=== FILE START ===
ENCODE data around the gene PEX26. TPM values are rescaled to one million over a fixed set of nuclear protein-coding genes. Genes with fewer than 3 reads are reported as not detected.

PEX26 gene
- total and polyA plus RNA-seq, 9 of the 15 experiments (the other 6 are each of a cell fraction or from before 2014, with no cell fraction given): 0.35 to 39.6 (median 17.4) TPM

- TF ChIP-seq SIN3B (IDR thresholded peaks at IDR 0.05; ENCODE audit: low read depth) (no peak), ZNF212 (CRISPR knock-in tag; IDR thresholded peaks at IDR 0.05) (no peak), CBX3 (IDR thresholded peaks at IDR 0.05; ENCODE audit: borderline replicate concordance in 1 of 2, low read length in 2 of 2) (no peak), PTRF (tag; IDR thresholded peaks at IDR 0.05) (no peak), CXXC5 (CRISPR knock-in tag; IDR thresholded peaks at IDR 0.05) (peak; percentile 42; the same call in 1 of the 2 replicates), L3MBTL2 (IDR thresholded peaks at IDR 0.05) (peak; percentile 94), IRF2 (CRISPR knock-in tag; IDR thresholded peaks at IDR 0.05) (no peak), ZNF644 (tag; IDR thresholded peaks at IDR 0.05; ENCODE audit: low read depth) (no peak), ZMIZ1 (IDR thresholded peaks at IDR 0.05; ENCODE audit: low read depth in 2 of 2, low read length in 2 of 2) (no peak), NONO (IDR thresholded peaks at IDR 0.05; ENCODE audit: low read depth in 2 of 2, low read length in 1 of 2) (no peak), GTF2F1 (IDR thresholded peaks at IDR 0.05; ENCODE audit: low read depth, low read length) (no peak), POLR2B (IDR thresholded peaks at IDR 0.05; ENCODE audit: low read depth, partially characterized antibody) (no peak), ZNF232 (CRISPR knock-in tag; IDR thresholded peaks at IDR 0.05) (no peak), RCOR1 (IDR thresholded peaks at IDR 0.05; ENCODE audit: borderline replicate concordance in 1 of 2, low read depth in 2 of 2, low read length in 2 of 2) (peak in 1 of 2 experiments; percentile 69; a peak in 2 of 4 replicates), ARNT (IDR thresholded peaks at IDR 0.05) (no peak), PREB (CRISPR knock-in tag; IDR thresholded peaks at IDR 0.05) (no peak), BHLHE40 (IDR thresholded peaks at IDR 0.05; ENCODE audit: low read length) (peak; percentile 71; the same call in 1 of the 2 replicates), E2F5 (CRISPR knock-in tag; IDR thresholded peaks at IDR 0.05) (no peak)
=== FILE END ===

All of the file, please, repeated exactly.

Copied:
ENCODE data around the gene PEX26. TPM values are rescaled to one million over a fixed set of nuclear protein-coding genes. Genes with fewer than 3 reads are reported as not detected.

PEX26 gene
- total and polyA plus RNA-seq, 9 of the 15 experiments (the other 6 are each of a cell fraction or from before 2014, with no cell fraction given): 0.35 to 39.6 (median 17.4) TPM

- TF ChIP-seq SIN3B (IDR thresholded peaks at IDR 0.05; ENCODE audit: low read depth) (no peak), ZNF212 (CRISPR knock-in tag; IDR thresholded peaks at IDR 0.05) (no peak), CBX3 (IDR thresholded peaks at IDR 0.05; ENCODE audit: borderline replicate concordance in 1 of 2, low read length in 2 of 2) (no peak), PTRF (tag; IDR thresholded peaks at IDR 0.05) (no peak), CXXC5 (CRISPR knock-in tag; IDR thresholded peaks at IDR 0.05) (peak; percentile 42; the same call in 1 of the 2 replicates), L3MBTL2 (IDR thresholded peaks at IDR 0.05) (peak; percentile 94), IRF2 (CRISPR knock-in tag; IDR thresholded peaks at IDR 0.05) (no peak), ZNF644 (tag; IDR thresholded peaks at IDR 0.05; ENCODE audit: low read depth) (no peak), ZMIZ1 (IDR thresholded peaks at IDR 0.05; ENCODE audit: low read depth in 2 of 2, low read length in 2 of 2) (no peak), NONO (IDR thresholded peaks at IDR 0.05; ENCODE audit: low read depth in 2 of 2, low read length in 1 of 2) (no peak), GTF2F1 (IDR thresholded peaks at IDR 0.05; ENCODE audit: low read depth, low read length) (no peak), POLR2B (IDR thresholded peaks at IDR 0.05; ENCODE audit: low read depth, partially characterized antibody) (no peak), ZNF232 (CRISPR knock-in tag; IDR thresholded peaks at IDR 0.05) (no peak), RCOR1 (IDR thresholded peaks at IDR 0.05; ENCODE audit: borderline replicate concordance in 1 of 2, low read depth in 2 of 2, low read length in 2 of 2) (peak in 1 of 2 experiments; percentile 69; a peak in 2 of 4 replicates), ARNT (IDR thresholded peaks at IDR 0.05) (no peak), PREB (CRISPR knock-in tag; IDR thresholded peaks at IDR 0.05) (no peak), BHLHE40 (IDR thresholded peaks at IDR 0.05; ENCODE audit: low read length) (peak; percentile 71; the same call in 1 of the 2 replicates), E2F5 (CRISPR knock-in tag; IDR thresholded peaks at IDR 0.05) (no peak)